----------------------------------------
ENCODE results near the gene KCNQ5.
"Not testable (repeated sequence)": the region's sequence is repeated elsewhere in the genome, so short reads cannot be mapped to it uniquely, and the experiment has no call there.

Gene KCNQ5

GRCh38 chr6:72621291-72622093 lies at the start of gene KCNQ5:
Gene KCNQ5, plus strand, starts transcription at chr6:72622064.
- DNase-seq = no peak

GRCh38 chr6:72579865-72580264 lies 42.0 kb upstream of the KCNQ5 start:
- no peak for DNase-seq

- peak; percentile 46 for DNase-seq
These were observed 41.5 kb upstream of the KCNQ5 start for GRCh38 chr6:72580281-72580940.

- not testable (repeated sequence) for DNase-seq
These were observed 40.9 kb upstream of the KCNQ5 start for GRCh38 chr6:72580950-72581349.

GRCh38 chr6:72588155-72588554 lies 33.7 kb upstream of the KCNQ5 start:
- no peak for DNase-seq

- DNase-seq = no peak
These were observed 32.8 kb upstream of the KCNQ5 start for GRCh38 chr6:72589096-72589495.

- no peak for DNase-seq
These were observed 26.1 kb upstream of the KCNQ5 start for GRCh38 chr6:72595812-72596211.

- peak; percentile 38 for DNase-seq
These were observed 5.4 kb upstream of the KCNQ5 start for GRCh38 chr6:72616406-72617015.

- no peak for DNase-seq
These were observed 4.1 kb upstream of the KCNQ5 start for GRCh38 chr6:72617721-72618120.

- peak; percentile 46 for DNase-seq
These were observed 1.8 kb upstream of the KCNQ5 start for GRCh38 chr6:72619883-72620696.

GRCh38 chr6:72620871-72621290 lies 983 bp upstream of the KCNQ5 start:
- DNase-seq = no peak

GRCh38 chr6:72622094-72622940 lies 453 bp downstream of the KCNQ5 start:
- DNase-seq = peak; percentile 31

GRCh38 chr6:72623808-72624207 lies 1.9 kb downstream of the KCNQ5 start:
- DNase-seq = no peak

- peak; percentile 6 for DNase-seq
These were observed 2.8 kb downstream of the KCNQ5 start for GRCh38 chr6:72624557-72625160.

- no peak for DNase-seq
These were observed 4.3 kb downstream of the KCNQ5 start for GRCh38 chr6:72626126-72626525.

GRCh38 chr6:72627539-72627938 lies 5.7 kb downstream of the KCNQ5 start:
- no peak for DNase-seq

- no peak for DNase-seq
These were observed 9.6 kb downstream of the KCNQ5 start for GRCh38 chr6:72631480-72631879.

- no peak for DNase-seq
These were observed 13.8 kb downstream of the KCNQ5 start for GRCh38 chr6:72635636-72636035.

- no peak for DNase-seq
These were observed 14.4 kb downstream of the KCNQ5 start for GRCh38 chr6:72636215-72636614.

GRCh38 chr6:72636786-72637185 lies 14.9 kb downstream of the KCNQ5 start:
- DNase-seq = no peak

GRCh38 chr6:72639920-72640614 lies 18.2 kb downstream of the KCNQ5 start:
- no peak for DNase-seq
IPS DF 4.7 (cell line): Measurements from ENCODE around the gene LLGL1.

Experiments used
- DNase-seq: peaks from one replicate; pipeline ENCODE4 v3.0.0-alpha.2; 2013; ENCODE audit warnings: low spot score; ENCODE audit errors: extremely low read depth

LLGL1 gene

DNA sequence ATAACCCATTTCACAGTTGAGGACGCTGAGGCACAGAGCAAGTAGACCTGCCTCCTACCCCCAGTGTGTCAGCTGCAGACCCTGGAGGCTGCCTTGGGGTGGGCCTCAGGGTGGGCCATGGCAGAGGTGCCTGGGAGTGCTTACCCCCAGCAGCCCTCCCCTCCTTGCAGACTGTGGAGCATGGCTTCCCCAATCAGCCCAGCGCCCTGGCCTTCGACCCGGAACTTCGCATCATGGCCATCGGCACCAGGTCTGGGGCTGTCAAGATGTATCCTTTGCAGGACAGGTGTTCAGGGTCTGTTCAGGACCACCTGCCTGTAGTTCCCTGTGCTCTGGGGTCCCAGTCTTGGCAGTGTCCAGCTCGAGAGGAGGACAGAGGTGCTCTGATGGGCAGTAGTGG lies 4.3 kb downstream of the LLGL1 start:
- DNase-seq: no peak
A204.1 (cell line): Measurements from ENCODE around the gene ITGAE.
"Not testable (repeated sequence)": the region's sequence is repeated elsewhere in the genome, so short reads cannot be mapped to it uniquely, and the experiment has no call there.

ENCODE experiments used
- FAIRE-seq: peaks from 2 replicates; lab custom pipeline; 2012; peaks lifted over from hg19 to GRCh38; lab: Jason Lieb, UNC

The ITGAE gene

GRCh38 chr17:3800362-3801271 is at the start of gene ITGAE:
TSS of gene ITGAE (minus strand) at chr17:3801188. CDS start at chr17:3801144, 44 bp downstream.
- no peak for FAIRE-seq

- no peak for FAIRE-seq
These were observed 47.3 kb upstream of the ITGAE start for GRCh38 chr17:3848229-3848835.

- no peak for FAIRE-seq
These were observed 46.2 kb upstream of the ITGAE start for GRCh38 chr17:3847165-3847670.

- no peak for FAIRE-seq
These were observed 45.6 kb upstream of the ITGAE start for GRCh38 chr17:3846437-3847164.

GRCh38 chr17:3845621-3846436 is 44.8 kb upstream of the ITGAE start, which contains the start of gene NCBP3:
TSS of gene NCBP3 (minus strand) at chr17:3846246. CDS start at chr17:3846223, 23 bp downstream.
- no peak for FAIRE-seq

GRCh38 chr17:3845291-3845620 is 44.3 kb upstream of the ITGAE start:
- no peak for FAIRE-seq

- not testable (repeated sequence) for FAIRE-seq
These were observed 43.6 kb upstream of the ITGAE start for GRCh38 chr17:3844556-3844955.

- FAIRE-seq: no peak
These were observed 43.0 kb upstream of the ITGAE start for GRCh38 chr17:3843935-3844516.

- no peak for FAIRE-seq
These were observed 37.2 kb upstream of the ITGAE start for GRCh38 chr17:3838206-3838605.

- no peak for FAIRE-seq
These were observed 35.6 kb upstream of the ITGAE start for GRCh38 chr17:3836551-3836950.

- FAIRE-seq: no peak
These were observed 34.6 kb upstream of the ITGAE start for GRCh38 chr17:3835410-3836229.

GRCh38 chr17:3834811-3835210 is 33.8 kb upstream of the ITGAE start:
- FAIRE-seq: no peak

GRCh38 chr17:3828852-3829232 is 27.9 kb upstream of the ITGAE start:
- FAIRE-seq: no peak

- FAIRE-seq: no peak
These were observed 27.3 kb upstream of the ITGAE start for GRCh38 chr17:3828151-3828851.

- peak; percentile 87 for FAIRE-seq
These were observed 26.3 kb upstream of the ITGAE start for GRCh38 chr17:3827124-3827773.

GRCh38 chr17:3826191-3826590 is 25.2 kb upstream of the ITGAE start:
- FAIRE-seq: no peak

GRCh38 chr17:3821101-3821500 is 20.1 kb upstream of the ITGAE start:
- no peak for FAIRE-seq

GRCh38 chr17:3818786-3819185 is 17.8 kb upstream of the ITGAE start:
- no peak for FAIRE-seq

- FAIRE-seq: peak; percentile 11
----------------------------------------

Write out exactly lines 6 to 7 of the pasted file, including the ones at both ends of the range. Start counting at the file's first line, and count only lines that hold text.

- DNase-seq = no peak

GRCh38 chr6:72579865-72580264 lies 42.0 kb upstream of the KCNQ5 start: